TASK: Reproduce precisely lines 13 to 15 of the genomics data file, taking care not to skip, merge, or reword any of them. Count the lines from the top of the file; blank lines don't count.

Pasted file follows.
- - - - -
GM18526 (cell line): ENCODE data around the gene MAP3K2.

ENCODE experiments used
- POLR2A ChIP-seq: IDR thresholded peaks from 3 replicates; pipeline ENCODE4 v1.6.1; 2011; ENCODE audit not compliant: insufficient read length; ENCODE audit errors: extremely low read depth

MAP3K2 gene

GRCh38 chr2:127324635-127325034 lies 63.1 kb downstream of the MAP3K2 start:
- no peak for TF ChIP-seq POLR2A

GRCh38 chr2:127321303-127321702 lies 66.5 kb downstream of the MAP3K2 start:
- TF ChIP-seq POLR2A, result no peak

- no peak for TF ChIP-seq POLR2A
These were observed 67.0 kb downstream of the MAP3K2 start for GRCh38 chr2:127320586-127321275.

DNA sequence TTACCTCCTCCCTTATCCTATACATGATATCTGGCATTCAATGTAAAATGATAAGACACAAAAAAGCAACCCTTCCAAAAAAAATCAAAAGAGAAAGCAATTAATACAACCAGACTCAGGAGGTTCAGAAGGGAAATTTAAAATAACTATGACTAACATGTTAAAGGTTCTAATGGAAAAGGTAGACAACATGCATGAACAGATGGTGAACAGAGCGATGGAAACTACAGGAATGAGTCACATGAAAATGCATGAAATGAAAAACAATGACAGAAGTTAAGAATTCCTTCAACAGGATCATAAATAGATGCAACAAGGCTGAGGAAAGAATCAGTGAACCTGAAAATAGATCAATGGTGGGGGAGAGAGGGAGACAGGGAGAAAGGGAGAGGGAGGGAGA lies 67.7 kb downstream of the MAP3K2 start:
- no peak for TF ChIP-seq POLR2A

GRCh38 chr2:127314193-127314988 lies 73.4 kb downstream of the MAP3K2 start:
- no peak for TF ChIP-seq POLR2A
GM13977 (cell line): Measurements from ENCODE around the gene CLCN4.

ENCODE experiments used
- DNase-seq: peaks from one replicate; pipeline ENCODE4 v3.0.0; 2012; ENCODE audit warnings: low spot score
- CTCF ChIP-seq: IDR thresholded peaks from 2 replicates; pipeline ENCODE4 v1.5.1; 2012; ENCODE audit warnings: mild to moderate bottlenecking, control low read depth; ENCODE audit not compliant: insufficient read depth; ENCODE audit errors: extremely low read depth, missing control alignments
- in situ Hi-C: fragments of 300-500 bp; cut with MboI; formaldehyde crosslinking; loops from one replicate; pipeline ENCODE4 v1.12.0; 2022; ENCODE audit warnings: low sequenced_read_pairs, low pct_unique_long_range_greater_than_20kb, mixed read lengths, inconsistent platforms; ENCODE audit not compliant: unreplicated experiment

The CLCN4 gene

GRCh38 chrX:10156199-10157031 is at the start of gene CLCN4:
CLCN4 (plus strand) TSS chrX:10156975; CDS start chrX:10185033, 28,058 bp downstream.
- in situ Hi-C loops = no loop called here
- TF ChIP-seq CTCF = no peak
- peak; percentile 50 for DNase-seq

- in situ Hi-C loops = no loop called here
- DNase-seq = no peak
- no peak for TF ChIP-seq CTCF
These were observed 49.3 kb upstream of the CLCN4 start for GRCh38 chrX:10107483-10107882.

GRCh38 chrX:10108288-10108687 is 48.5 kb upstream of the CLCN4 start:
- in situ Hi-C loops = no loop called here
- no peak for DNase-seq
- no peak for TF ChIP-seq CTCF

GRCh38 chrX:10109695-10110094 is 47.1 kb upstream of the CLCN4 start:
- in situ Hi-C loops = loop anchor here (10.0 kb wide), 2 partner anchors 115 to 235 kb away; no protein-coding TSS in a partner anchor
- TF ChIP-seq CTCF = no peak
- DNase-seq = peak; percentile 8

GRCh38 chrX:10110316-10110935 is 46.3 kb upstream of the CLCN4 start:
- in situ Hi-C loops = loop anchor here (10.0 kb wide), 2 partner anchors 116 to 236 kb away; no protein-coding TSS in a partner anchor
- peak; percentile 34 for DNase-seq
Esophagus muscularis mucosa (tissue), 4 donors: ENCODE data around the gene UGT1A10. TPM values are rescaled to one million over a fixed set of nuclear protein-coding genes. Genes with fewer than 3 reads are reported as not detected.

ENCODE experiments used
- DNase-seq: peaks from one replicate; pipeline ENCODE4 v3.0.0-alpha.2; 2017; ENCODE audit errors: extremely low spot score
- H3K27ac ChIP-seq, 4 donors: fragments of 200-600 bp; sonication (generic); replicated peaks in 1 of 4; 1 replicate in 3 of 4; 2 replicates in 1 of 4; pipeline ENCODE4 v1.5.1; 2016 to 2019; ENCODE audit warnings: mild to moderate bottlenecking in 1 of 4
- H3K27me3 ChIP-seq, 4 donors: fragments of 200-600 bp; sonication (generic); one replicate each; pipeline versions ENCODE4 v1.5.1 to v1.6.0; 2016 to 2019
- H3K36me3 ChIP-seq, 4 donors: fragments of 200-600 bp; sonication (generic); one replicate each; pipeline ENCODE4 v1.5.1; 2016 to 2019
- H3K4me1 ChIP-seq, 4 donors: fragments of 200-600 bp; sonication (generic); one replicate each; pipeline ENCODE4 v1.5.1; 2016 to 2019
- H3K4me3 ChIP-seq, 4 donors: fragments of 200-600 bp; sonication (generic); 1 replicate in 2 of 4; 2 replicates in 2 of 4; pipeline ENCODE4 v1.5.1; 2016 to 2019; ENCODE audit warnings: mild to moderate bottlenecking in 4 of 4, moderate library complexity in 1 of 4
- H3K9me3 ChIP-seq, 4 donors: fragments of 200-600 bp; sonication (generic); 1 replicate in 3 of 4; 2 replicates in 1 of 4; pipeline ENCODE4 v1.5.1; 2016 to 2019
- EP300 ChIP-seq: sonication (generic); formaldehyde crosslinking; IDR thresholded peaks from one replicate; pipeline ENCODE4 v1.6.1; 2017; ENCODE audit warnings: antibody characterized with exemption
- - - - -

GRCh38 chr2:127314193-127314988 lies 73.4 kb downstream of the MAP3K2 start:
- no peak for TF ChIP-seq POLR2A
GM13977 (cell line): Measurements from ENCODE around the gene CLCN4.